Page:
He wanted to save them. He wanted to save all of them. In the end, he couldn’t even save himself.

***

They approached in a stumbling heap of rotting bodies, their groans like cries of pain. They appeared listless, as if following some unseen force, drawing them up the dirt path and toward the man standing in the opening at the mouth of that path. Hank had his weapons of choice, a machete slung on his back and a Smith & Wesson .357 in his hand. It held eight shots. It wasn’t enough, but that’s what the machete was for. He also had a bottle of whiskey in the van. Right then, he wished he had taken a swig before he left stepped out of the vehicle, but he hadn’t. His mouth was dry, as if he had been chewing on cotton balls for a few days.

The sun was just coming up in the horizon, painting the world with purples, pinks and oranges. He could see it peeking out from behind the dead. He thought it fortunate he could see them through the encroaching daylight. If he wasn’t able to see them, the chances of taking them out slimmed greatly. It was somewhat oddly beautiful, the way the bodies seemed to have an orange aura around them. If they didn’t mean to eat him, he could have stood there until the sun was fully in the sky and enjoyed the odd beauty of the dead in its rising glory.

“Come on,” he whispered as they came.

Though the Smith & Wesson held eight shots, it only had seven bullets. He had fired one off into the pack to get their attention moments earlier.

Their attention?

Sure. There was only one reason a bunch of deadbeats surrounded anything these days: a living person (or people, if the dead were so lucky, which they often were). He had heard the screams. Whoever was in the car was still alive, but may not have been for long—the dead, they had a way of piling on to the point of windows shattering inward. The constant pressure of weight on glass was like a boiler—eventually things would blow and the living in the vehicle would be dead soon enough, become food for the biters.

He waited, his gun held tight, one hand over the other.

And they grew closer and closer by the second. From where he stood, he watched them lurch forward. Their moans became louder. He squinted, focusing in on the closest of the dead. At that moment he didn’t see them in the color of life. The brilliance of the sun faded and he saw them in gritty grays and whites and blacks, the blood on their skin and clothes like dark shadows. The circles beneath their eyes were like black hollows. The hair on their heads were various shades of grays with the blondes being the lightest. He thought maybe the rising sun aided in the gray tones, but that was probably just in his head. The same as he wished this whole mess was just in his head and he would wake up in the morning and everything would be okay.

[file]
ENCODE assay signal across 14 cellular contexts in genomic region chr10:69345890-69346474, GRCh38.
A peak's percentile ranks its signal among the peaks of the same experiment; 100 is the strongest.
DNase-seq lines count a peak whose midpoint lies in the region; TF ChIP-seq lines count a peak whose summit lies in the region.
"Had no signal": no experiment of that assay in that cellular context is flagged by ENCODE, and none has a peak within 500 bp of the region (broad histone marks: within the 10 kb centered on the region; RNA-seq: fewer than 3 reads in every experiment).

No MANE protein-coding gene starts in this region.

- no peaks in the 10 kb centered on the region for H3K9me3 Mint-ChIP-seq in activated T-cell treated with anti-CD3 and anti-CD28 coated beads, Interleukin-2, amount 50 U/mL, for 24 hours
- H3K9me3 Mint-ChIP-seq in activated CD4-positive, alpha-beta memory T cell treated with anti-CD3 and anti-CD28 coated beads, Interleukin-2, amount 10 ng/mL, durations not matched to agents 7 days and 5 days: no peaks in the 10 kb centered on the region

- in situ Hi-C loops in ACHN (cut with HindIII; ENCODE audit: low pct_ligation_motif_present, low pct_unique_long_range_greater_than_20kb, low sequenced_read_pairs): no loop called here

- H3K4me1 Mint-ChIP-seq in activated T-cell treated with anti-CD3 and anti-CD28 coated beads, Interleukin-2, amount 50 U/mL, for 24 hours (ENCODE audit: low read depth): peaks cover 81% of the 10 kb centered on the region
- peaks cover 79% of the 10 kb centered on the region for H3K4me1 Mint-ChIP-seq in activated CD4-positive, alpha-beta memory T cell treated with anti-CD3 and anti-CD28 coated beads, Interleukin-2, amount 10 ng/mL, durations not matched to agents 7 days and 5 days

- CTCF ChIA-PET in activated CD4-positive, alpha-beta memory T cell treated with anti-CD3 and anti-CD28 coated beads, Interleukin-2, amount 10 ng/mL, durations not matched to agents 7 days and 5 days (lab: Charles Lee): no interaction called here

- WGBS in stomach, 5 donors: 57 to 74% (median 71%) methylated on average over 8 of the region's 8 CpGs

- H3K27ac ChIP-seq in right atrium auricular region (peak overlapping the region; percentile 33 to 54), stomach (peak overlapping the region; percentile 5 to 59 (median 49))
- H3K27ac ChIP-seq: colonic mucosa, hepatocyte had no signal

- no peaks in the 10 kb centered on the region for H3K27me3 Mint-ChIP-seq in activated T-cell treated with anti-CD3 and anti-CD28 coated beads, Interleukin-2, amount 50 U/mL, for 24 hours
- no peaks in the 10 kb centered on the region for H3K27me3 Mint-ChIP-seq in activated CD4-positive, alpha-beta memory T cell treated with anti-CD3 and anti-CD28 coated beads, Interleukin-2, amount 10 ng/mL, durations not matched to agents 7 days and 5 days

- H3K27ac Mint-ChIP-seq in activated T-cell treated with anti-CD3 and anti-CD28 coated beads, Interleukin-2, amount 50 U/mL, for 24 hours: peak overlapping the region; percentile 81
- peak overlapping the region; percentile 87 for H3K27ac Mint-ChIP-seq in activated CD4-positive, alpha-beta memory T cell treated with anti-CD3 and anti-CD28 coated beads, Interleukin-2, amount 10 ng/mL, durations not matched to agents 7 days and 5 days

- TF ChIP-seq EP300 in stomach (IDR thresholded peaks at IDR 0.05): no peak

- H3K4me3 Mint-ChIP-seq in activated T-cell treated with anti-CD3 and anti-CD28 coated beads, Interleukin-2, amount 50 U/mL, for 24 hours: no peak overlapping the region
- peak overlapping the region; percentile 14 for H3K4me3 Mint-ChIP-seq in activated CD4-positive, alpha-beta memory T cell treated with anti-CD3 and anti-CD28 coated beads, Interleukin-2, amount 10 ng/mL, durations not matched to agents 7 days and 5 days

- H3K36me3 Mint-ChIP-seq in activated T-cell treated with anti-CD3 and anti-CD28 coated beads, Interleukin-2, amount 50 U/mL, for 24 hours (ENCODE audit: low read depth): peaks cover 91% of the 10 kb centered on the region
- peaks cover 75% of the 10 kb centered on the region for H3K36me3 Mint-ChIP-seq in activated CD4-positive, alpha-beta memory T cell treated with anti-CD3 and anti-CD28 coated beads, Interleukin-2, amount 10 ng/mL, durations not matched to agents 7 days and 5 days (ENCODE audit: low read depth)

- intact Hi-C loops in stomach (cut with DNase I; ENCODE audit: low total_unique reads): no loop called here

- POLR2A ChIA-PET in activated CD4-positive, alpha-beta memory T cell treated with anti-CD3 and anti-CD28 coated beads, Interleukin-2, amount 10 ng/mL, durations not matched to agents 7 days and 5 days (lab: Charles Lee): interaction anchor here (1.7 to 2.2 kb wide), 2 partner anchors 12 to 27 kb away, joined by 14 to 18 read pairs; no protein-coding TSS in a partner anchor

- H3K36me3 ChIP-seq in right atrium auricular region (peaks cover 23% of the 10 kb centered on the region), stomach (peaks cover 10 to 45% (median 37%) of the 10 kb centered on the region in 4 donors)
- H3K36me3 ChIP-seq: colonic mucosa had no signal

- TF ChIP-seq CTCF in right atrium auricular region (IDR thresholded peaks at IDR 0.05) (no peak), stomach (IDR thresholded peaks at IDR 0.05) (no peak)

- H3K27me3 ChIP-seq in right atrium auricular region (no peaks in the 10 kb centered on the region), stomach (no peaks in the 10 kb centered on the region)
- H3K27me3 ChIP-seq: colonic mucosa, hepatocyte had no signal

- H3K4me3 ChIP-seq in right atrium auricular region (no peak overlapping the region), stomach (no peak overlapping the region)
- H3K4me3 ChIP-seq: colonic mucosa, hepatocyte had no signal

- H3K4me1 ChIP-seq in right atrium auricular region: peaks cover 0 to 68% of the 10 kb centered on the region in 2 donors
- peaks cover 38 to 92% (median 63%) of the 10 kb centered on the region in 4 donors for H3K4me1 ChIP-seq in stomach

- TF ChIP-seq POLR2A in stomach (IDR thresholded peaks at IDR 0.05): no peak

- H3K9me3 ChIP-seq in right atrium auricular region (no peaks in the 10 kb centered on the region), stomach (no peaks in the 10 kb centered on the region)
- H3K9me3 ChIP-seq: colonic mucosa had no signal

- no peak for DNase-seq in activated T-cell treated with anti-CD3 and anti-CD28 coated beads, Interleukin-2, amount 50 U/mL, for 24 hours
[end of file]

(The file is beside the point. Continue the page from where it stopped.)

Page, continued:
Everything would be okay.

His family wouldn’t be dead. His friends wouldn’t be dead. His neighborhood wouldn’t be … wouldn’t be what? Overrun by the dead?

“That’s not going to happen,” he whispered. “This is real life.”

He steadied the gun.

Seven shots. That’s all you have before it’s machete time.

A deep breath taken and released slowly through slightly parted lips. The nod was imperceivable, but it steadied his nerves.

“You want to see the sun rise,” he said and pulled the trigger. The boom of the .357 was loud, the kickback powerful. The face of the biter closest to him exploded—a woman at one time, probably in her early thirties. He could have been wrong. The dead decomposed faster than people aged and she could have been in her twenties or maybe in her sixties, though he doubted that. The back of her head blew out. The force of the bullet sent her backwards, her feet coming off the ground and her hands flying up as she fell.

At the beginning of The End Times, Hank Walker would have probably felt guilty for what he had just done. He may have even apologized. He certainly would have taken the time to bury the dead after ending their ‘second lives.’ Not anymore. Not now. Not after everything that had happened. Now, he took aim at another biter, this one another woman of indiscernible age. Her head disappeared with the blast. She spun around, striking a tree just off the path before falling to the ground.

He took the next four shots, one right after the other, each one finding its home splitting open the skulls of the dead. He slid the gun into the back of his pants. The barrel was hot. He felt that heat through his underwear, but he didn’t pull the gun free. There was only one bullet left … just in case …